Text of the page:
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Gary73

WS-I Requirements?

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As usual, I'll give my "I'm a 400+ jump guy, so what the hell do I know..." disclaimer.

But a couple thoughts:

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Have things gotten so bad that we no longer feel that USPA is us?



It's not a matter of not feeling the USPA "is us". Insofar as we're thinking of ourselves as skydivers, it's us. But we're thinking of ourselves as skydivers and wingsuiters. The USPA is concerned about skydivers generally, and - as hammered home by many people in the other thread - wingsuiting is somehow "different" (or else why do we need an WS/I concept at all!). Although I don't know the composition of the incoming board, I don't believe that any of the people on the electoral slate were principally wingsuiters (I would be happy to be wrong about this). They don't understand us: just look at the valiant (and much appreciated) efforts that were undertaken just to get us recognized as a discipline by the FAI. If the USPA "got" us, that fight wouldn't have been necessary.

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I thought you guys were all about the Tony Suits?



For what it's worth, when I had my first flight instruction at Flock U (as well as all of my the subsequent coaching jumps - I needed them...), there were suits in from a bunch of different manufacturers in inventory to play with. They didn't push Tonysuit on me. I got to jump Tonysuit, as well as PF and (later) Birdman.

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But if you (as an instructor) decide to say fuck it, and take someone up for a jump straight from AFF, its 100% you as an instructor who is to blame. And pointing fingers at the organisation that gave him his 'rating' wont do a thing.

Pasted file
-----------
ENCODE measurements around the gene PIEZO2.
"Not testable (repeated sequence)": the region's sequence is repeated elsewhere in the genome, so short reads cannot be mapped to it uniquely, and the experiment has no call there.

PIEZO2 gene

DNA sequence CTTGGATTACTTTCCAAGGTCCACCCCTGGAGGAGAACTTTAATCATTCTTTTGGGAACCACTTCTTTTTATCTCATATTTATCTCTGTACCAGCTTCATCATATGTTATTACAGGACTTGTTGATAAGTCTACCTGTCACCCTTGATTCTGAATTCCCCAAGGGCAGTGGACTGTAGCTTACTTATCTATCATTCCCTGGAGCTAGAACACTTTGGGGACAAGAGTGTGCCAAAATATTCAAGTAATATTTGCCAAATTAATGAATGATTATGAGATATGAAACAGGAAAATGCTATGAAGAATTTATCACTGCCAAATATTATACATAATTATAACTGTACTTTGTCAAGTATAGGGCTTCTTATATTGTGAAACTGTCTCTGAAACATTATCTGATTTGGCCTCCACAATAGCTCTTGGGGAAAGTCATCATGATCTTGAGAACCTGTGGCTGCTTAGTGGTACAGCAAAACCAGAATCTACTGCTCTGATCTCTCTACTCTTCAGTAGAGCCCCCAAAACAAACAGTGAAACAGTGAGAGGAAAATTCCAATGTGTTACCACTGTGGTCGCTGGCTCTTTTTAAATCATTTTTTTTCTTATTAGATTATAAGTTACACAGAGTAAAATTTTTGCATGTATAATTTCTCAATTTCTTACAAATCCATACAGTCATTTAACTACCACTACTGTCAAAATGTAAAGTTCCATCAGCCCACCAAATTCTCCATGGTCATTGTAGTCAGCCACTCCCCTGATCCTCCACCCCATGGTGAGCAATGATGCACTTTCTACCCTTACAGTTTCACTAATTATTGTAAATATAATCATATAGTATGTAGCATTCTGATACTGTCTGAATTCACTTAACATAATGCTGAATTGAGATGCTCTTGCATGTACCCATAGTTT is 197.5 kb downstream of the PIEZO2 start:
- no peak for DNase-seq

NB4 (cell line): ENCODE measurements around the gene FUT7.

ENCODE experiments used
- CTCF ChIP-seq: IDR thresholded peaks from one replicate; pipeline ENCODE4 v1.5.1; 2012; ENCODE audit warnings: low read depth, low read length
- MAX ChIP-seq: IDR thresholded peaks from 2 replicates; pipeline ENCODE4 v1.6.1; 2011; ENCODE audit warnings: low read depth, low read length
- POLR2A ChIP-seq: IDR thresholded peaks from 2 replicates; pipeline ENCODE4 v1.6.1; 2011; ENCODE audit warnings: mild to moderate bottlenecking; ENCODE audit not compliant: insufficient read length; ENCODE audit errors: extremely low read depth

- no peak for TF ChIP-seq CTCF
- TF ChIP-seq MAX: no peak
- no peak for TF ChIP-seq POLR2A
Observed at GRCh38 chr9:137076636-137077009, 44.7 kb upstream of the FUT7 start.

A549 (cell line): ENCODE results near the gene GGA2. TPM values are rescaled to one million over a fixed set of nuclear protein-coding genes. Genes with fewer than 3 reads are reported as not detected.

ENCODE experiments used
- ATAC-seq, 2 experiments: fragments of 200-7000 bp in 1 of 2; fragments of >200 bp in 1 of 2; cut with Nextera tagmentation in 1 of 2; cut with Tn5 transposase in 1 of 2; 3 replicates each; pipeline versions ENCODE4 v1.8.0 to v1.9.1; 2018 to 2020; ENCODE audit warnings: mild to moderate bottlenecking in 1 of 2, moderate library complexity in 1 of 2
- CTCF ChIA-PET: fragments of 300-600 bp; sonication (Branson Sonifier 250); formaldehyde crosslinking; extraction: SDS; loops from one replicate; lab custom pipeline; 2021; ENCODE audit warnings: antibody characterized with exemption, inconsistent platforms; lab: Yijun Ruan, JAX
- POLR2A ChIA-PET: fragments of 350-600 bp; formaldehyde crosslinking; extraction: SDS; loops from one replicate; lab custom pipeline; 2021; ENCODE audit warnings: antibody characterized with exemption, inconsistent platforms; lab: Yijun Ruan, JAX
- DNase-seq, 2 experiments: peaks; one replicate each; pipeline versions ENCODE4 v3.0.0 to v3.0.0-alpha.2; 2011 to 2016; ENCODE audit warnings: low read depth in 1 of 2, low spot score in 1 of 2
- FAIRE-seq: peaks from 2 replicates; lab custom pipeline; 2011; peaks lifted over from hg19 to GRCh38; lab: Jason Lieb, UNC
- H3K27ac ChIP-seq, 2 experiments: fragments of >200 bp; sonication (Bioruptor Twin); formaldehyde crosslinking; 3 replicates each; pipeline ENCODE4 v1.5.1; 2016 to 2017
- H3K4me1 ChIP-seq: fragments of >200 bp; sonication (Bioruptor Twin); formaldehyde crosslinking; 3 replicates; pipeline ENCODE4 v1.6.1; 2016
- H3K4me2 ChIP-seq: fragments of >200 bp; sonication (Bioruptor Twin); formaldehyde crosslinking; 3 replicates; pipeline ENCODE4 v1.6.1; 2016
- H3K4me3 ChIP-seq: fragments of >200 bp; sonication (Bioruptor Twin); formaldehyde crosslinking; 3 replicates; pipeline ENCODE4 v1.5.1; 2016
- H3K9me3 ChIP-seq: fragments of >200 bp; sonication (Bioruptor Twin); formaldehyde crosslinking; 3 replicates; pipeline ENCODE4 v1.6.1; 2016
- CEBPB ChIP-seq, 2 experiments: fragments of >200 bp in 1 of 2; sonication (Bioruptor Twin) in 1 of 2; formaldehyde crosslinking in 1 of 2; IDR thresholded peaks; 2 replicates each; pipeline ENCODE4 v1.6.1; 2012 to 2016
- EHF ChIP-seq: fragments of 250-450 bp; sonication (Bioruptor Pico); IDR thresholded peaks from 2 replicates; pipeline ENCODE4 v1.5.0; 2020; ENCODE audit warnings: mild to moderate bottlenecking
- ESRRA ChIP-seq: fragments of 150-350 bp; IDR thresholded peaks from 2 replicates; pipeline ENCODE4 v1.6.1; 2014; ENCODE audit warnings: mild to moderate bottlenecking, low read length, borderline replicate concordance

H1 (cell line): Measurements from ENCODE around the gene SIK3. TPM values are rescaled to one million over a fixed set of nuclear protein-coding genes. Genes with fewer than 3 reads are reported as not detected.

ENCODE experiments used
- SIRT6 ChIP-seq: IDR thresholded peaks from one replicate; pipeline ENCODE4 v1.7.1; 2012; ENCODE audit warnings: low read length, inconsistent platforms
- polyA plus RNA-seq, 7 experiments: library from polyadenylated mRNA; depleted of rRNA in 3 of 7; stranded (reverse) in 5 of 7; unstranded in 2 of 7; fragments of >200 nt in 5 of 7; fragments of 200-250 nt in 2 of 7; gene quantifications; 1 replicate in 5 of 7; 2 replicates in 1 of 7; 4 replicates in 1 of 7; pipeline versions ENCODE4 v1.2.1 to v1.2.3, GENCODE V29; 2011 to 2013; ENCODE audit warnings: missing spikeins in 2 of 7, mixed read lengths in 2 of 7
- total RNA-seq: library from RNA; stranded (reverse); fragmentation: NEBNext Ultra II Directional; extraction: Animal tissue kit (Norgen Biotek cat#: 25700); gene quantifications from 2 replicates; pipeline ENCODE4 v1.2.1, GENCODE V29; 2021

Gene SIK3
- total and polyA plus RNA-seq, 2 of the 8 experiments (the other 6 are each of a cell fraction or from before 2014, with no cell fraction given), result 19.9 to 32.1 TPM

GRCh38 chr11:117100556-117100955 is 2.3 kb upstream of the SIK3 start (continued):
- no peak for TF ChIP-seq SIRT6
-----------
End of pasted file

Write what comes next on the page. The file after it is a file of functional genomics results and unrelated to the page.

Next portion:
I think the problem is that the "standard of care" for an WS/I is a little vague at the moment. From what I understand DSE is saying, they are trying to establish a more rigorous and detailed program. I think it will result in better training for students. That's a good thing. It will also set the appropriate level of care that instructors should follow when doing different things. Now, that's a double edged sword. If a WS/I follows those rules, the student will (in theory) get a better training experience. But if a WS/I doesn't, a court (and skydiver opinion) will be able to look at the requirements and say, "You fucked up, you didn't do X, when the requirements clearly state that X has to be done."). There will be no debates -- well, fewer debates, this being dropzone.com -- over what should and shouldn't have been checked. That will put "sloppy" WS/Is in a difficult position. And that's probably ultimately a good thing.
Skwrl Productions - Wingsuit Photography

Northeast Bird School - Chief Logistics Guy and Video Dork

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Blah, blah, blah ... to all the students, you're adults, act like it.



And to everyone more experienced that writes about his or her experiences and view..do think about the people lurking here for advice when you write or post something...

I anyone was injured or worse because he/she got into this way before they where ready. And did so (lying about jumpnumbers or whatever is needed) based on advice he or she read online from other people that ignored the general recomenditions and started early...than the fingers a lot of people are pointing at the actual person instructing for just or completely onjust reasons, should be focussed on ourselves, and the image we (as a community) seem to put out both online and in real life.